so no violent so on the part of many of the most of his thirties they were taking the bottom in jail then release them the difference between the way and yes there was a difference you know i don't think anybody in the white south and the good when the television cameras show do you approve freedom riders corpses for that matter but free riders particularly because it was a combination of whites and blacks until think that helped establish anything good politically as far as the states are concerned i think that ms sophia police were smart enough to say they didn't want that to happen
tomorrow no one's ever talk about is that this is that you know that the city was like the police they saw they want because it goes away comes out when he realizes and the city's ban on our twitter to latvia but part of mississippi's so painful they're able to say ok we're not going to control it that's a richer getting at an unnatural agree with it but i don't i think mississippi was far worse than obama has four is it its degrees of different splits there was worse you could negotiate as burke marshaled in birmingham with some of the white leaders to get some rights production
but i think that i think that alabama could prevent a well have control in the rioting in the bidding up if they felt like doing and i think they could control or police force just as opposed to us citizen yes on that occasion that then subsequently alabama learn from the mistakes and the integration of the universities i was honored that was a deal between our justice department and hang out in the city say you know look in marilyn jackson it wasn't it wasn't really a deal a body was told by senator eastland that's what would happen
you said you're about to do i don't think that i would not call in any deal between bobby in salary slots in the race and told him that the freedom riders would be arrested and they got the jackson but they would not be hurt anyway they wind up ensured that they would be arrested and put in jail he told them agreed to what about it was in a position to agree or disagree that was better than they're being beaten up yet he was known to do right now the us justice department in this as the justice department that you knew perfectly well that few writers
we're not breaking laws try and and his own surf rose but you lose your head so it without explaining why say well we didn't feel that at that point that was what we're told what happened and center we didn't feel at that point we should therefore bring in the army bring in buses of military around that time and to help the freedom riders completed their ride what was the point of that he would not produce a result that helps the free riders when the produce a result that helps the government would not produce a result that helps our rights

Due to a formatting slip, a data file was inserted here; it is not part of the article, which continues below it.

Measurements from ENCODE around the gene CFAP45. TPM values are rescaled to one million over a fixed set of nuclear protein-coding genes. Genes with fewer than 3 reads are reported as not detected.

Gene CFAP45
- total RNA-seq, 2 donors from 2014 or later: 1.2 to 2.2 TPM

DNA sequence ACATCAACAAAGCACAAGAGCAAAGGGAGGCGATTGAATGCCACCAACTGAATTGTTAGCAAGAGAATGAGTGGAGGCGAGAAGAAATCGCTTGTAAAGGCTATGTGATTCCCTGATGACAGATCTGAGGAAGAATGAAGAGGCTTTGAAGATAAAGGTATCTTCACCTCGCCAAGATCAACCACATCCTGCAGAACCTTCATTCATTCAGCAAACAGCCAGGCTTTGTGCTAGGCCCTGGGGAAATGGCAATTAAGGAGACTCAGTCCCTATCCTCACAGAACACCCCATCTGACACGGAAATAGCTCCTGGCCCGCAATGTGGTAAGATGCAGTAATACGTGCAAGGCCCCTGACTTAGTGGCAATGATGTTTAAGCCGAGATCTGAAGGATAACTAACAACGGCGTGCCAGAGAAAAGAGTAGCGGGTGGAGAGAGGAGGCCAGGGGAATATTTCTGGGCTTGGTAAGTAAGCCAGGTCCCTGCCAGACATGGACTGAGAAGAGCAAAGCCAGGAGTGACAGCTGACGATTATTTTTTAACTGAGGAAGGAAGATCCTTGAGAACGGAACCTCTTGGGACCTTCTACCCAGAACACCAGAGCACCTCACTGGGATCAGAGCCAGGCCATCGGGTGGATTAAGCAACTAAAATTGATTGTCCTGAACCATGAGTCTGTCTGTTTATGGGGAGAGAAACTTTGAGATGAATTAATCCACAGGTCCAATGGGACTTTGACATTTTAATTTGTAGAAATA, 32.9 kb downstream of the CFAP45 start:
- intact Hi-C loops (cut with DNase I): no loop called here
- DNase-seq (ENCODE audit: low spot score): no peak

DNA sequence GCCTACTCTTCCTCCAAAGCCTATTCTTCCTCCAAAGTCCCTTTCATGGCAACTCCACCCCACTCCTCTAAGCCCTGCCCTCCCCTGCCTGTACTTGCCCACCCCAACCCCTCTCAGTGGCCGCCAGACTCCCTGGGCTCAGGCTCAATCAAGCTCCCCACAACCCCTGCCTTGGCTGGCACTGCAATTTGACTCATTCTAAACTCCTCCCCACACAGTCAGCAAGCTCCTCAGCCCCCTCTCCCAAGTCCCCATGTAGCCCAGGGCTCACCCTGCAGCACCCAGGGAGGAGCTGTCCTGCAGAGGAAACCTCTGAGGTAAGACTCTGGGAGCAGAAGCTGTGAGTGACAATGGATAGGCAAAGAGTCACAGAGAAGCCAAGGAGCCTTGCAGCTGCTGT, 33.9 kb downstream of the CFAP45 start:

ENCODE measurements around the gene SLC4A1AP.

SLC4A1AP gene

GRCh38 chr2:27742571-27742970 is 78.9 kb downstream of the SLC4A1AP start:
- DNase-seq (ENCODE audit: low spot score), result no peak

but i am for you to go and know you need the radio right yeah a lot i have i have said repeatedly and i've said on this program that the freedom riders were exercising rights that they weren't i don't exercise have no doubt about how those rights were entitled to be protected first by the local state authorities local authorities state authorities and eventually if it was possible by the federal room and that would've been nice if we had a woman needs to do it at any sense i would've been helpful would have been very nice but somehow rather in nineteen sixty one and two and three the world it wasn't that way i guess the reason why
is it for your question but that was i guess is that you know when we when you make up for what we missed oh we can do it when they arrest them and i'm not sure we could've done it then but all that anybody else could have done would have been bought a lawsuit against the false arrest and false imprisonment and hideous corpus action if they're still in jail and then it's so if they'd been falsely arrested and the legal defense fund i think i think i would be writers playing for the most part he was correlated defense hung where and i know the legal defense was more interested in putting those resources in the school cases and they were guarding him into these kids or i think was interested and i guess to some extent did i'm not sure that we have the authority i just don't remember
would require legislation to have given us in forty two of going on their behalf we did not have a car and school cases and let's forget the court delivers to its amicus friend of the court and i don't we didn't have it we haven't voting rights cases we could i don't think we haven't been in creator writer cases until we which of the end of the free riders we did do we brought the suit against the interstate commerce commission requiring them to to integrate all the buses and to enforce law commerce commission for slow dance the bus companies and the states it is said that that's that it happened and this was
when you know uses those areas and you know it and you just think well that's that you know kill kill is on twenty one for you i was at that point you really feeling in you're right yes i remember the feeling of feeling was one of frustration if you're going to get all the freedom riders and that's putting pressure on us to do something that we think is not the result have the results that they think and what i've read all of that the only the only juliet was to bring in the army if there
was violence that was the only tool we had nothing else that we could do and there is a point i think once again we're seeing this on court i don't remember that actually it makes sense to say that the port authority of freedom riders left they just listen we're starting off so at some point we're looking for things that we could do that would help to satisfy and vindicate what the freedom riders were doing thank you using troops to protect them every time there was a danger of violence even if we could do that was not going to accomplish very much how one of the people in my office came up and said why